Much has been published on finding landmarks on object surfaces in the context of shape modeling. While this is still an open problem, many of the challenges of past approaches can be overcome by removing the restriction that landmarks must be on the object surface. The virtual landmarks we propose may reside inside, on the boundary of, or outside the object and are tethered to the object. Our solution is straightforward, simple, and recursive in nature, proceeding from global features initially to local features in later levels to detect landmarks. Principal component analysis (PCA) is used as an engine to recursively subdivide the object region. The object itself may be represented in binary or fuzzy form or with gray values. The method is illustrated in 3D space (although it generalizes readily to spaces of any dimensionality) on four objects (liver, trachea and bronchi, and outer boundaries of left and right lungs along pleura) derived from 5 patient computed tomography (CT) image data sets of the thorax and abdomen. The virtual landmark identification approach seems to work well on different structures in different subjects and seems to detect landmarks that are homologously located in different samples of the same object. The approach guarantees that virtual landmarks are invariant to translation, scaling, and rotation of the object/image. Landmarking techniques are fundamental for many computer vision and image processing applications, and we are currently exploring the use virtual landmarks in automatic anatomy recognition and object analytics.
Radiological imaging and image interpretation for clinical decision making are mostly specific to each body region such as head & neck, thorax, abdomen, pelvis, and extremities. For automating image analysis and consistency of results, standardizing definitions of body regions and the various anatomic objects, tissue regions, and zones in them becomes essential. Assuming that a standardized definition of body regions is available, a fundamental early step needed in automated image and object analytics is to automatically trim the given image stack into image volumes exactly satisfying the body region definition. This paper presents a solution to this problem based on the concept of virtual landmarks and evaluates it on whole-body positron emission tomography/computed tomography (PET/CT) scans. The method first selects a (set of) reference object(s), segments it (them) roughly, and identifies virtual landmarks for the object(s). The geometric relationship between these landmarks and the boundary locations of body regions in the craniocaudal direction is then learned through a neural network regressor, and the locations are predicted. Based on low-dose unenhanced CT images of 180 near whole-body PET/CT scans (which includes 34 whole-body PET/CT scans), the mean localization error for the boundaries of superior of thorax (TS) and inferior of thorax (TI), expressed as number of slices (slice spacing ≈ 4mm)), and using either the skeleton or the pleural spaces as reference objects, is found to be 3,2 (using skeleton) and 3, 5 (using pleural spaces) respectively, or in mm 13, 10 mm (using skeleton) and 10.5, 20 mm (using pleural spaces), respectively. Improvements of this performance via optimal selection of objects and virtual landmarks and other object analytics applications are currently being pursued.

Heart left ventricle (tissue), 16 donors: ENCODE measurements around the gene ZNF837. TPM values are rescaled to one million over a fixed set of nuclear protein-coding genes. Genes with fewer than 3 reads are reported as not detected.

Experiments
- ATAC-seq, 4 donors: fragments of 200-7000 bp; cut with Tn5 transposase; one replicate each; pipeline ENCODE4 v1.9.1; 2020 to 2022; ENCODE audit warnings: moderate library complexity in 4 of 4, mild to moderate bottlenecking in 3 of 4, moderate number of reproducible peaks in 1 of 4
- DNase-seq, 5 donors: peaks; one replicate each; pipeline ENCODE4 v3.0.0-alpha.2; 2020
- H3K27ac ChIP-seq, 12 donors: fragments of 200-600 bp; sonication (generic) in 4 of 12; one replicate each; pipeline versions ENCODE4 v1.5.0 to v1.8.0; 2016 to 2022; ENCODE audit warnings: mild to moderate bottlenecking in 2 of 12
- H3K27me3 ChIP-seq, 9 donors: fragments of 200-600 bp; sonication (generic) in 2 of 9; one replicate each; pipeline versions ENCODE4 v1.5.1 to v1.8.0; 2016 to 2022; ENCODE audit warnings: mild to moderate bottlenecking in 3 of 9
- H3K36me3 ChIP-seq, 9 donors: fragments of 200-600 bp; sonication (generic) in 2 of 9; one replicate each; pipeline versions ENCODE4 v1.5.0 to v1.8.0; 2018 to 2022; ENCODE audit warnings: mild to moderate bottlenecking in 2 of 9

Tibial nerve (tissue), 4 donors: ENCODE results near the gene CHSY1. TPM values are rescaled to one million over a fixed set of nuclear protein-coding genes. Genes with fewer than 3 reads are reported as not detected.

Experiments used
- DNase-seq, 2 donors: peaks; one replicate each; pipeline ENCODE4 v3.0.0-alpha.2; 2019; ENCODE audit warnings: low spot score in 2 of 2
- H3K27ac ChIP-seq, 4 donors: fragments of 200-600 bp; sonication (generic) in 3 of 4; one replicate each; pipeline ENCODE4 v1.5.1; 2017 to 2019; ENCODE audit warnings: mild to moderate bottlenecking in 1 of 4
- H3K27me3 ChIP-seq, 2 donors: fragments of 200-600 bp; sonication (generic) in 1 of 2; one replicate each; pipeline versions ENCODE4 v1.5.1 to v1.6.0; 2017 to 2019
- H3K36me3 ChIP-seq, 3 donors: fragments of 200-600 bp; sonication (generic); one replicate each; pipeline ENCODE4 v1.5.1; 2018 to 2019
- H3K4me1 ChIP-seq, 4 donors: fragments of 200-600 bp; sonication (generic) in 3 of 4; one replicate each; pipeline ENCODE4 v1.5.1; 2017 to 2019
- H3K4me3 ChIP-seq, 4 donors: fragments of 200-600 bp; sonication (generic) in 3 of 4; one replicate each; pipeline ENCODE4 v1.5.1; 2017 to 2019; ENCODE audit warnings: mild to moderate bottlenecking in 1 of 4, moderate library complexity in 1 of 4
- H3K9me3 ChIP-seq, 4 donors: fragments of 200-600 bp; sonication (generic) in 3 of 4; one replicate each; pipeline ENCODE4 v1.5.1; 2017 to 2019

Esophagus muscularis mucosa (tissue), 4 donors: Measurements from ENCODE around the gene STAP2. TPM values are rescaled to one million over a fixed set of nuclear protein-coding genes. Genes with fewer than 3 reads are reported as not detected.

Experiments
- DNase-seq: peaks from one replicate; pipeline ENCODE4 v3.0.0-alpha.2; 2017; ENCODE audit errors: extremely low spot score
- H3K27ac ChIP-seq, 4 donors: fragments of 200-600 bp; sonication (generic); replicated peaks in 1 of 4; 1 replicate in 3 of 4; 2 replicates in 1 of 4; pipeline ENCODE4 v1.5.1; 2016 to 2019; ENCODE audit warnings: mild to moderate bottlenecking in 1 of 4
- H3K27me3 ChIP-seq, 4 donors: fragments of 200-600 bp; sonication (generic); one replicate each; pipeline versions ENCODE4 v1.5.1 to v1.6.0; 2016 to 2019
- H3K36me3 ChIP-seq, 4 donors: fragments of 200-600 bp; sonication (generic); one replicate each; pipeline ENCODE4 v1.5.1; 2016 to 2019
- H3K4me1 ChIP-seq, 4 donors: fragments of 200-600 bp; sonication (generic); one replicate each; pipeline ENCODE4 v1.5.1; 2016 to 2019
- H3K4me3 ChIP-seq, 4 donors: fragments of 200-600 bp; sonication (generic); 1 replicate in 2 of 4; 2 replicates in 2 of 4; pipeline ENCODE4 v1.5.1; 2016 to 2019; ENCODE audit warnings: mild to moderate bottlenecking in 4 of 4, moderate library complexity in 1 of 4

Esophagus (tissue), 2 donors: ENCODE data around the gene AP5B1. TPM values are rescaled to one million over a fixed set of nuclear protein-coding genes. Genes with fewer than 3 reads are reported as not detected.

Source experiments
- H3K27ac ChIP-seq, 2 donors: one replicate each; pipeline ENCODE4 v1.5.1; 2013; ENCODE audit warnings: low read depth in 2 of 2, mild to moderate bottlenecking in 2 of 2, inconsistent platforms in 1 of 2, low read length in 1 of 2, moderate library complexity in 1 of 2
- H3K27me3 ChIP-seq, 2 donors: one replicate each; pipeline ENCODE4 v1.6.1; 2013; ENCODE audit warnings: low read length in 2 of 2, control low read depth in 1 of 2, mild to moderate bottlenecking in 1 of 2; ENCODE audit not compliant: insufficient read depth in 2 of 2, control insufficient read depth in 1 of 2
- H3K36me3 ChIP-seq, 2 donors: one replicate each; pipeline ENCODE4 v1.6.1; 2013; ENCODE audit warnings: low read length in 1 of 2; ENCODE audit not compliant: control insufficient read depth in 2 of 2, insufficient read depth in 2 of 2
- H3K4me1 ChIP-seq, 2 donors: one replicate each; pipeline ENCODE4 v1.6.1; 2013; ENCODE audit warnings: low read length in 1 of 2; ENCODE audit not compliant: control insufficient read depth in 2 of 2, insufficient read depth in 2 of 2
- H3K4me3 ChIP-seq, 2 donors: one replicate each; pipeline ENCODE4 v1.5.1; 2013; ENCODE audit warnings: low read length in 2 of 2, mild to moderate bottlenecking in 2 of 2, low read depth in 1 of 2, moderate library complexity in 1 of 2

and the skeleton and pleural spaces used as a reference objects
To reduce cupping artifacts and enhance contrast resolution in cone-beam CT (CBCT), in this paper, we introduce a new
approach which combines blind deconvolution with a level set method. The proposed method focuses on the
reconstructed image without requiring any additional physical equipment, is easily implemented on a single-scan
acquisition. The results demonstrate that the algorithm is practical and effective for reducing the cupping artifacts and
enhance contrast resolution on the images, preserves the quality of the reconstructed image, and is very robust.